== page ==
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I Why hasn't the light from the CMB already passed us?

  1. Jul 20, 2017 #1
    If the cosmic microwave background occurred at the moment that electrons and protons joined together and photons were now free to travel across the universe, then why haven't those photons already passed it. I'm having a hard time understanding why we can see the CMB forever if it was simply a moment in space time. For instance, if we look far enough back into space and time and observe the formation of a supernova, can't we only see that for a finite amount of time because there are only a certain amount of photons that emit the light of the supernova and travel to Earth? But with regards to the CMB photons in the microwave wavelength are constantly detectable, and I need some help understanding this concept.
     
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  3. Jul 20, 2017 #2

    jbriggs444

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    A supernova occurs at a point. The CMBR was generated everywhere. As time passes we see CMBR that was generated in regions farther and farther away and which, accordingly, took longer and longer to get here from there.
     
  4. Jul 20, 2017 #3
    But if there was a certain number of photons that were emitted from this event, why are we able to detect a steady stream of photons that lasts forever?
     
  5. Jul 20, 2017 #4

    PeterDonis

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    There weren't. The CMBR was generated everywhere, as @jbriggs444 said, and since our best current model says the universe is spatially infinite, that means "everywhere" is a space of infinite extent, so there were an infinite number of photons emitted.
     
  6. Jul 21, 2017 #5
    Are you saying what goes around comes around?
     
  7. Jul 21, 2017 #6

    Chronos

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    CMB photons we currently view were emitted when the universe was about 380,0000 years old and were emitted for a finite time interval in the infant universe, This creates the illusion that the last of those photons may someday pass us by. The universe according to GR, however, does not operate consistent with our customary notions of time and space. Due to expansion, CMB photons are hugely redshirted [z ~ 1090] so one seconds worth of CMB photons, according to our clocks represents a vastly shorter amount of time according to a hypothetically identical clock timing their emission at the surface of last scattering [SOLS] - IOW, we are watching CMB photon emissions in super slow motion. It took nearly 14 billion years of expansion for CMB photons to achieve their current redshift of z~1090. They will continue to increase in redshift as the universe continues to expand until they finally fade into oblivion in the distant future. In any event, keep in mind since the SOLS has long since receded beyond our cosmological horizon no CMB photons emitted after that time will ever reach us.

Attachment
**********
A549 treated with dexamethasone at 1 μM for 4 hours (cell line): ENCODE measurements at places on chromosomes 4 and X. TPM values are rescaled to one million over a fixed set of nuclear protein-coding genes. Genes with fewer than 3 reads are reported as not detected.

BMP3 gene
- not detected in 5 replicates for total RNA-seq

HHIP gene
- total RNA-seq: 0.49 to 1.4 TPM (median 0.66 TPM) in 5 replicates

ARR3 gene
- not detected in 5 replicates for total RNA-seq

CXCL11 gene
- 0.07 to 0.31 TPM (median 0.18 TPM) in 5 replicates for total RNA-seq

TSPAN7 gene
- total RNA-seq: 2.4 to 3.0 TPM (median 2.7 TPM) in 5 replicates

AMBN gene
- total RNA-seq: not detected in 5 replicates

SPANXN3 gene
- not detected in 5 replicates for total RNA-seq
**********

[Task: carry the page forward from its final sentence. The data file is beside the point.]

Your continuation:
8. Jul 21, 2017 #7

    PeterDonis

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    No. In our best current model, any particular CMB photon only passes the Earth once.
     
  9. Jul 21, 2017 #8

    Grinkle

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    @Timvanhoomissen This is a great question. Its a lay-person understandable reason that the observation of the CMB supports expansion, and supports that expansion happened everywhere. If it didn't, as you say, the CMB would (or will or might) disappear from view.
     
  10. Jul 21, 2017 #9
    This was just explained to you. The light from the CMB occurred everywhere.
     
  11. Jul 21, 2017 #10

    Chronos

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    While the big bang did indeed take place everywhere, the surface of last scattering [SOLS, the source of CMB photons] did not arise until later, when the universe was about 380,000 years old. The emission of CMB photons occurred over a finite period of time in the infant universe. We receive a steady stream of photons from that era because they were emitted when the SOLS was very near our cosmological event horizon. As an emitter recedes towards our cosmological event horizon its redshift approaches infinity and its photons become correspondingly time dilated. CMB photons are currently at a redshift of about z=1090, making the SOLS the most remote known photon source. We will continue receiving those photons forever. Think of it like Alice watching Bob fall into a black hole. She will never stop seeing Bob, nor will she ever see Bob reach the event horizon.
     
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